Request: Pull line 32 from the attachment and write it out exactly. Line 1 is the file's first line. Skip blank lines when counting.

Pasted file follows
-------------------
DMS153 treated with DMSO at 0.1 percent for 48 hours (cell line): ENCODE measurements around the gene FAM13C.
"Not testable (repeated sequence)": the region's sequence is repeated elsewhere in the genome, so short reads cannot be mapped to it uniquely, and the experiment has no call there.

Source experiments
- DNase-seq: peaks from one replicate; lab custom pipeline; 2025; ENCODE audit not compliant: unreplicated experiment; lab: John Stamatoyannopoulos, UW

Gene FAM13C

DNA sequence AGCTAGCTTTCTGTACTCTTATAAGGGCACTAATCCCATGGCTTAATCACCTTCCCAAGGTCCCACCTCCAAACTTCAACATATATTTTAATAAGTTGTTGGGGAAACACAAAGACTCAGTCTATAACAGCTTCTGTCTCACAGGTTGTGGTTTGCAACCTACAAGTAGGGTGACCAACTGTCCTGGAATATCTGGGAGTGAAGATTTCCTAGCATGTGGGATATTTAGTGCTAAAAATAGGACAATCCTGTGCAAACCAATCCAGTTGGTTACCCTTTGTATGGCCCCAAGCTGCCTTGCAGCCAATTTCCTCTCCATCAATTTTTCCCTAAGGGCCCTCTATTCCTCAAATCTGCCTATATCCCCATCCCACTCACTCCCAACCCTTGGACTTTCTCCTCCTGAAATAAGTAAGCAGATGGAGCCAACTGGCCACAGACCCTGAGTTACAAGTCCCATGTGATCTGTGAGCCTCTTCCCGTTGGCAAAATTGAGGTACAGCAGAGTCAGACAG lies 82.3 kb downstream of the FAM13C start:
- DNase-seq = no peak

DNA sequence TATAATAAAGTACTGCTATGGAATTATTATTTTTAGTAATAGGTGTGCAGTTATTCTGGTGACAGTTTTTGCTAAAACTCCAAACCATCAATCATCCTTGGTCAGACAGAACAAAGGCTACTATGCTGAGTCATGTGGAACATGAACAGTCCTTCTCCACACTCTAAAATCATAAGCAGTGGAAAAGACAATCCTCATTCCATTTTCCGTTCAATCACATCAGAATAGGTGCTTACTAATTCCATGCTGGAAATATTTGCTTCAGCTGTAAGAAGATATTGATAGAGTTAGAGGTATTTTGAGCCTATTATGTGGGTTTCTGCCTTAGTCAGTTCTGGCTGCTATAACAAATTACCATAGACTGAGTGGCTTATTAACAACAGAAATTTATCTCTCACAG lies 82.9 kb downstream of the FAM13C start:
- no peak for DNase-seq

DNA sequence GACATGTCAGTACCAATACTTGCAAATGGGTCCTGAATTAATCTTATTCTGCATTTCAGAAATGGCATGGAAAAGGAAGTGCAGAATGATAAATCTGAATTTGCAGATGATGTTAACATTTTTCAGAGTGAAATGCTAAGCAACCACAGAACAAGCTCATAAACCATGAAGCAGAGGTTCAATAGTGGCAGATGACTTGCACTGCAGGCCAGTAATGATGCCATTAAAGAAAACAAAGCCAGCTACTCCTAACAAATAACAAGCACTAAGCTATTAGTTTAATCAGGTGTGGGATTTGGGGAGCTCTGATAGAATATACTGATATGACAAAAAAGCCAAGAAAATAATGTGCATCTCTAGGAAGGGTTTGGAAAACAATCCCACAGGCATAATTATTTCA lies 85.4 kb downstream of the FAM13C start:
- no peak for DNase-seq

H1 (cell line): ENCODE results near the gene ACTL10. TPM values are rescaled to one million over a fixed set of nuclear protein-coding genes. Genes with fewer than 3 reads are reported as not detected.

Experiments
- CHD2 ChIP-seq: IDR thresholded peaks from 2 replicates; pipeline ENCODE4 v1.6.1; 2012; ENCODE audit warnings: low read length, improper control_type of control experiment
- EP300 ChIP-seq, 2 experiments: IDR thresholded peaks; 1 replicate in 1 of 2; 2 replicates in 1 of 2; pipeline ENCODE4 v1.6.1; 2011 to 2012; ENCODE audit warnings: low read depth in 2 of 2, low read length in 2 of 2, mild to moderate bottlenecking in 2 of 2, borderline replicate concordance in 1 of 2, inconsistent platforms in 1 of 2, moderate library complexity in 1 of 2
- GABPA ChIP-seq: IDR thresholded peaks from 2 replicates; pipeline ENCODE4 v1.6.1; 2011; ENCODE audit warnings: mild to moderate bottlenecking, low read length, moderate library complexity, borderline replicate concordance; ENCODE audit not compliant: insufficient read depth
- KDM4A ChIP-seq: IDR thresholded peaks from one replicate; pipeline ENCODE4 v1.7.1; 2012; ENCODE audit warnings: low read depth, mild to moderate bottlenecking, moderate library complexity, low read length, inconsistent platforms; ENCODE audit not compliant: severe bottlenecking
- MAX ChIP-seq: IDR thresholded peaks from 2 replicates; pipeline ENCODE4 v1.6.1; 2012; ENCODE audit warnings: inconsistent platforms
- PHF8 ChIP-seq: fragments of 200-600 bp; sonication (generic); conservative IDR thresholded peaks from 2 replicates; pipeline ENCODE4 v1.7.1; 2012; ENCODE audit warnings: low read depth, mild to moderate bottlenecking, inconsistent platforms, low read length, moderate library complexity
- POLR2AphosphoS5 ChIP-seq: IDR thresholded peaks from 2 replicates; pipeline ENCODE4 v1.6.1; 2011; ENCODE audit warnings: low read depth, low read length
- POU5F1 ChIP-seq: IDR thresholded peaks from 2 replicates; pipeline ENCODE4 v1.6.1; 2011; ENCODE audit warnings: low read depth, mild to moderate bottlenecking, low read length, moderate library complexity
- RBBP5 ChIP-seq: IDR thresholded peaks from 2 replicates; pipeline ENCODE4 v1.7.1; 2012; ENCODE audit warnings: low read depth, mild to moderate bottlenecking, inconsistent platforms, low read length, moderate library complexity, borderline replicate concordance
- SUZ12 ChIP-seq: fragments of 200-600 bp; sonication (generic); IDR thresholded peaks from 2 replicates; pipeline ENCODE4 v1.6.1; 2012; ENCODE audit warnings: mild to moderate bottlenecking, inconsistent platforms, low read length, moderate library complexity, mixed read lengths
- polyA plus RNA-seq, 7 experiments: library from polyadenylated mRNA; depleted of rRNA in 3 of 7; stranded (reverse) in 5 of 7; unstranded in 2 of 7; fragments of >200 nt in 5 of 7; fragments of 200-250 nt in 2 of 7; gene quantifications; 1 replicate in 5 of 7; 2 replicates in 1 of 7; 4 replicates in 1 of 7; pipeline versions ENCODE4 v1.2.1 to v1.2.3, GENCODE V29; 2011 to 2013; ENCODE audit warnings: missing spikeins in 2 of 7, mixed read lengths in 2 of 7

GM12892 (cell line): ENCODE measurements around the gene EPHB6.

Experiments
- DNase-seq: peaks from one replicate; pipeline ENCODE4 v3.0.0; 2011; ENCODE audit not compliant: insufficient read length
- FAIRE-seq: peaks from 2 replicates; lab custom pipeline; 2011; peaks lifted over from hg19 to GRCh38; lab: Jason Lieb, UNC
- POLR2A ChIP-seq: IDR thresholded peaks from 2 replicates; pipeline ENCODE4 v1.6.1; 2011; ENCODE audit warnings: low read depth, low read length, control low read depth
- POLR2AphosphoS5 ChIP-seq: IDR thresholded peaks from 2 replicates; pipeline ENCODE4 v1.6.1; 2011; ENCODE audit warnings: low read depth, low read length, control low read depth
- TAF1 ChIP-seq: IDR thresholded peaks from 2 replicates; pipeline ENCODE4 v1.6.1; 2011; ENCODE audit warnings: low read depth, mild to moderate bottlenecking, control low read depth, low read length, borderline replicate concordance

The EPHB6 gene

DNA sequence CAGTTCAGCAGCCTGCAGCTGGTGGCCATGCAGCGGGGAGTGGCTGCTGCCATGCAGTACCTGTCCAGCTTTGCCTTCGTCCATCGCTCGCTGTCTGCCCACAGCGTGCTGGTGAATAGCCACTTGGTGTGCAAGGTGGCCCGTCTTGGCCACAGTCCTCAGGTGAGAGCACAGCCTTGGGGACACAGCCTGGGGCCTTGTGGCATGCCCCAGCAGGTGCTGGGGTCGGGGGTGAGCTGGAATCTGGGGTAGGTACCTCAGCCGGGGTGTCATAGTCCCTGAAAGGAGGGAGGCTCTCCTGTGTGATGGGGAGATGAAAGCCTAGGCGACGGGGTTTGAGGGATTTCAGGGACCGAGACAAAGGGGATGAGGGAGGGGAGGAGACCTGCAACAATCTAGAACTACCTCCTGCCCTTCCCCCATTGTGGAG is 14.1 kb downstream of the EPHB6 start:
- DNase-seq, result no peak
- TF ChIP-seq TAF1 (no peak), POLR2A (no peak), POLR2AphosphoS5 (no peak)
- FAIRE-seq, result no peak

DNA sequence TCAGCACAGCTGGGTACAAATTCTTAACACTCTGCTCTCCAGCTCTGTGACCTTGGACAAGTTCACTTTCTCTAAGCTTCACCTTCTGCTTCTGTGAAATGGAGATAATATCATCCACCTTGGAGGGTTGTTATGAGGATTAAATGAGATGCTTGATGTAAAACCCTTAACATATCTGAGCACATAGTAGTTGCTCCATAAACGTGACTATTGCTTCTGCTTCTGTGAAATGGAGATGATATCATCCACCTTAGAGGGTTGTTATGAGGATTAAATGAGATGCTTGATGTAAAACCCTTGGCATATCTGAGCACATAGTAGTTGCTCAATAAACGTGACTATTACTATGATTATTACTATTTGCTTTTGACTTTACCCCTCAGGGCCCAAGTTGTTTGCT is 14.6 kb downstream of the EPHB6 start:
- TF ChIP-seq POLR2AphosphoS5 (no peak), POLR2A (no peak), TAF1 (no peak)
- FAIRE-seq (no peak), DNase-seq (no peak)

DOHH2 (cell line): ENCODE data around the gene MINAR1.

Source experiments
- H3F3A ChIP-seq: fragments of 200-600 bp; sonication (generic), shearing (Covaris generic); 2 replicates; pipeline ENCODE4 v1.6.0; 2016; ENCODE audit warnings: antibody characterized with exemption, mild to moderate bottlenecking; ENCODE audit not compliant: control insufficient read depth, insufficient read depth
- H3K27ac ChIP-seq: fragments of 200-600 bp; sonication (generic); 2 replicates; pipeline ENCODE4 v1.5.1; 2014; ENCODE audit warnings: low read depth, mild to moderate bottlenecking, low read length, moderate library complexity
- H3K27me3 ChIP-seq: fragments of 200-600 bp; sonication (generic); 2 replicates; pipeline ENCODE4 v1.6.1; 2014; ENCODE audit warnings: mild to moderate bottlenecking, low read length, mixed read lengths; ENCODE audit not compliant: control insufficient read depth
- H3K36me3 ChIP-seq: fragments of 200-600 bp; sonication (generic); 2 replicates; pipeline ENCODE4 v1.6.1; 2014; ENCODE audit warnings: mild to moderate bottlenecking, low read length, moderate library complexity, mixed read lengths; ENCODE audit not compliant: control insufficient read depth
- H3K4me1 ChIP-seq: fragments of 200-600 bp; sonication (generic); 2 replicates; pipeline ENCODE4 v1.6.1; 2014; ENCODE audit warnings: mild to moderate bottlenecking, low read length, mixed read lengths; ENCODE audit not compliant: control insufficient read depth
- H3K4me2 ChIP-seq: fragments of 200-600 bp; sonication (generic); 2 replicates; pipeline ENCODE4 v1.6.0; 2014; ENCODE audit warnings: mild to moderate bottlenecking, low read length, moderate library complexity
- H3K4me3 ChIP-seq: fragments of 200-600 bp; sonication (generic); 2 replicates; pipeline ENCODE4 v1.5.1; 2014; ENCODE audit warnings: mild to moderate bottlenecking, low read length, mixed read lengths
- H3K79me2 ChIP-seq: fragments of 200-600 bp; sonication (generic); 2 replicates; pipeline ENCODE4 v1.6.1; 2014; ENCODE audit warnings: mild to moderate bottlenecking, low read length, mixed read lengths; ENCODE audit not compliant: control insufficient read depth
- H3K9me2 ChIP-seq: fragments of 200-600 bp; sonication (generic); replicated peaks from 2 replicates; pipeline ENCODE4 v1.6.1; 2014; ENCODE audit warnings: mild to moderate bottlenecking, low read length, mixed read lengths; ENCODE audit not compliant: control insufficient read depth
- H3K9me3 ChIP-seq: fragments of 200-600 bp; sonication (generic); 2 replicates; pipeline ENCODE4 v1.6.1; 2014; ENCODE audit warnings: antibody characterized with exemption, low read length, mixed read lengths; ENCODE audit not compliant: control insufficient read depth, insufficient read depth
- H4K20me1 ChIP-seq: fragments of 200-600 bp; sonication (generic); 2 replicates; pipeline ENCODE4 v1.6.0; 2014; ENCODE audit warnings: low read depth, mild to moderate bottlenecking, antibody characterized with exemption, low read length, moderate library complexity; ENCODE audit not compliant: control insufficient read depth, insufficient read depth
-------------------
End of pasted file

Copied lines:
The EPHB6 gene